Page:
As I sit here gazing at my newborn son, I can’t help but reflect on my experiences in parenting over the years. Having given birth to three beautiful children, I have spent almost three of my seven years in corporate America pregnant. It hasn’t been easy. It has been extremely difficult. But with Congress recently introducing the Family and Medical Insurance Leave (FAMILY) Act---mandating paid leave insurance for workers--- it seems our political leadership may be taking these struggles more seriously.
A placement counselor once mentioned to me that the automobile company I was interested in would want “foot soldiers” as opposed to people who were interested in starting families. I then imagined myself wearing Army fatigues in a sea of cubicles tucking and rolling over to the printer station. No, I was not a “foot soldier” if that was the criterion. When that company made me an offer, it was one I definitely could refuse. I was married and I believed I had the right to start a family whenever I wanted. Who were they to tell me I wasn’t “soldier” enough?
After suffering a miscarriage that year, I unexpectedly became pregnant again. I had already interviewed at several companies and not working simply wasn't an option for me. So, I started my first job in an industry that I thought would be the perfect fit for an expectant mother. I trudged around attempting to look normal for three weeks until I had no choice but to tell them I was three months pregnant. I could sense the disappointment from pretty much everyone.
Not only that, there was an utter apathy and indifference toward my pregnancy. When I contracted E coli meningitis – a life-threatening bacterial infection which almost resulted in the loss of the pregnancy (and my own life)---I got the vibe that my time away was irritating everyone on my “team.” After four tough weeks of spinal taps and intravenous home injections, I had one peer actually envy my illness. “Can you give me meningitis?” he exclaimed as he stuck his arm out so I could lovingly infect him somehow. I was flabbergasted…and hurt. I had to hold back tears to maintain my professional composure.
This was the beginning of what would be years of feeling like my ovaries and medical needs were an office liability. I could never get a seat on the office bus to the parking lot though I was clearly with child. Everyone expected me to run to meetings (literally run) even in my third trimester.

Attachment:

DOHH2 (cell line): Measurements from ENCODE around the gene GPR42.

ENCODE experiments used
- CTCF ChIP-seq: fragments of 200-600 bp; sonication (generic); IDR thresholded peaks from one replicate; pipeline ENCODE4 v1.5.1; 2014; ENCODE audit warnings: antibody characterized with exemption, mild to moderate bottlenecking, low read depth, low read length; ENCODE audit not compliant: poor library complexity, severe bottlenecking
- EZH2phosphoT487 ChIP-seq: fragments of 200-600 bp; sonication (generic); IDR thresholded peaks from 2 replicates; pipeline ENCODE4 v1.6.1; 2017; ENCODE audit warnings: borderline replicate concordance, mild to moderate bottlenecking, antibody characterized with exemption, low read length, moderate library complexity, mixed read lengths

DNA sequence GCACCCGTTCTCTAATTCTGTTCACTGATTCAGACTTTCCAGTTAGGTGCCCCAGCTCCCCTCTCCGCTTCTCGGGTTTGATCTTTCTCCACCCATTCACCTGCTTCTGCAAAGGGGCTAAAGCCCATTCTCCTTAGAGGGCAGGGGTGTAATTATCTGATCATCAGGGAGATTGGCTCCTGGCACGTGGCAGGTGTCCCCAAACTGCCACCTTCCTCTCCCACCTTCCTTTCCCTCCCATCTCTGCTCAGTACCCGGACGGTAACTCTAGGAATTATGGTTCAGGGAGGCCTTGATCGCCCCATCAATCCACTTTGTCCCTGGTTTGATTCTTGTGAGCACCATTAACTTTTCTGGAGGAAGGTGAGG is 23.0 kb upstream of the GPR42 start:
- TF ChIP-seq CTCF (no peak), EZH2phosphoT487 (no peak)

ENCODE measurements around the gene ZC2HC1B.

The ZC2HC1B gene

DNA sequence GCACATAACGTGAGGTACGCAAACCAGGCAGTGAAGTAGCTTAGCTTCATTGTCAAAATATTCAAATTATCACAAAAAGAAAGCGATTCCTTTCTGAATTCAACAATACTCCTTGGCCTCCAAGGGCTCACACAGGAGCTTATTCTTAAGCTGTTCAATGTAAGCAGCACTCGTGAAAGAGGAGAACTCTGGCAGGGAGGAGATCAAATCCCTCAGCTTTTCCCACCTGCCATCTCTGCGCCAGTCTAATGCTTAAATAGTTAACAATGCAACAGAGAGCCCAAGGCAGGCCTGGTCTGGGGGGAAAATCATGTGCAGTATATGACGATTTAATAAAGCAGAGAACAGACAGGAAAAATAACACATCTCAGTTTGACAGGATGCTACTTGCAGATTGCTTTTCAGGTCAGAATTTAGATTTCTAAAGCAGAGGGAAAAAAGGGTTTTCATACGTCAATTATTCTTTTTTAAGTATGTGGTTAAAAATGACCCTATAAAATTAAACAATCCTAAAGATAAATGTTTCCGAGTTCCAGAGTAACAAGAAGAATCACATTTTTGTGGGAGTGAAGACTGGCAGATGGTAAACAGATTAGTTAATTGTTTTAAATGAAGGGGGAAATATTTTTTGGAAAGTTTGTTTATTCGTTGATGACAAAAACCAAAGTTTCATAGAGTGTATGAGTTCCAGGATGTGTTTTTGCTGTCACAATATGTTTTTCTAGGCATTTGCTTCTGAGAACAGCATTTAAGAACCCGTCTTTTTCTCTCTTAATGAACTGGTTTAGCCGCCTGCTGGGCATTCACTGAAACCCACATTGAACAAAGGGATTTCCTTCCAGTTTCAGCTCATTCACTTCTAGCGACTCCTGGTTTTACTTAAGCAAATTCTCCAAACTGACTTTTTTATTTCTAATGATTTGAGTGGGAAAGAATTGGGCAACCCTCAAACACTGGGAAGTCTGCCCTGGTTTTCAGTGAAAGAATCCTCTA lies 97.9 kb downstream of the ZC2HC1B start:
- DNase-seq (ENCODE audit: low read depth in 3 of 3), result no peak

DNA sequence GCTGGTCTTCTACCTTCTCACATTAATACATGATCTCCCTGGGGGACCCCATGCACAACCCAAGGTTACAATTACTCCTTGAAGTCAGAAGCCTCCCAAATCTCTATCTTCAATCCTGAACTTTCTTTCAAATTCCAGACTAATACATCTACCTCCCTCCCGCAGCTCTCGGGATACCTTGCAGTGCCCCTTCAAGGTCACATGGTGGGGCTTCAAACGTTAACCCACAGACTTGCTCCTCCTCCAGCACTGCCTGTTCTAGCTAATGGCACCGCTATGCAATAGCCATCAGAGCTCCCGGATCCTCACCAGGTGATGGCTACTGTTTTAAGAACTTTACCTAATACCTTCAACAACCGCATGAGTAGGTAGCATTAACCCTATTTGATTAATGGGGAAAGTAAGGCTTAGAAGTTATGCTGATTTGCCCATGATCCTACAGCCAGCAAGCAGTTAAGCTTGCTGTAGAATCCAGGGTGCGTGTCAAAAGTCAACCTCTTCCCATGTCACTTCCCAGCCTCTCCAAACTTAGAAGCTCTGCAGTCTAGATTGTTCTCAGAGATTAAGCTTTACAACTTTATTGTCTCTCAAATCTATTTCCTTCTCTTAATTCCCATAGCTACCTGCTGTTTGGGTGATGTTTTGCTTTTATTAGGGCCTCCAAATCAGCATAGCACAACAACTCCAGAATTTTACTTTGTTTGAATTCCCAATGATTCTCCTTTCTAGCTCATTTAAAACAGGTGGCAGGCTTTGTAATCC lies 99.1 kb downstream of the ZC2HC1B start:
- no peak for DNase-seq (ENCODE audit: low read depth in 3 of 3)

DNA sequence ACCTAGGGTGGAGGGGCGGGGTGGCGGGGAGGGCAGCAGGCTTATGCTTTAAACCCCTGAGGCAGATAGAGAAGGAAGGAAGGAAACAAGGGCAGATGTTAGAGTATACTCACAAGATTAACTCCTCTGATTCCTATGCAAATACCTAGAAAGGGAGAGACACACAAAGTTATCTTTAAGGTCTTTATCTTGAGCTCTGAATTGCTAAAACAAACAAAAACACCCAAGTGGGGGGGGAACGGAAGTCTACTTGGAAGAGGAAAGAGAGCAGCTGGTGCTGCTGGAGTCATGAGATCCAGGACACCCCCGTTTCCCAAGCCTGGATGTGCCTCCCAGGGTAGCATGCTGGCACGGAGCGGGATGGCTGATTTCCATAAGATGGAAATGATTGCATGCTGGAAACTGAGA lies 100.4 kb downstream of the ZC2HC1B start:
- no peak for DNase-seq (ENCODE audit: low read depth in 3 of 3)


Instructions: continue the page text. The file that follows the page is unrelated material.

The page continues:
I came back from leave sooner than I wanted because I couldn’t afford to stay home from work unpaid. When I did return, I struggled with finding accommodations to pump and store breast milk for my infant son. Every single sick day---which I was allotted annually---became a stresser for me. And, then that stress made me sicker.
In a word, it sucked.
In America, we just don’t place enough value on the working mothers – or fathers – need to properly birth, and raise a child. Even with the popular Family and Medical Leave Act (FMLA) mandating unpaid leave, workers have suffered without pay when family medical demands arise. Most companies still don’t guarantee paid medical leave while even fewer offer paid paternity leave. We are one of only four countries that do not require paid maternity leave – joined by Lesotho, Swaziland, and Papua New Guinea. This isn’t the cohort we would usually want to be in. Yet, we allow it to continue anyway.
It is the general attitude toward family-rearing which makes it most difficult to traverse the corporate landscape while pregnant. But, it is the institutional bias against anything which threatens a company’s bottom-line which allows these attitudes to fester.
These are the politics of pregnancy. Though this Congress has been troubled (to say the least), they have a chance to make amends for decades of lukewarm policy in this arena. Until there are laws on the books protecting working parents from unfair or marginal treatment, these issues will continue to arise. Luckily, the FAMILY Act is a step in the right direction.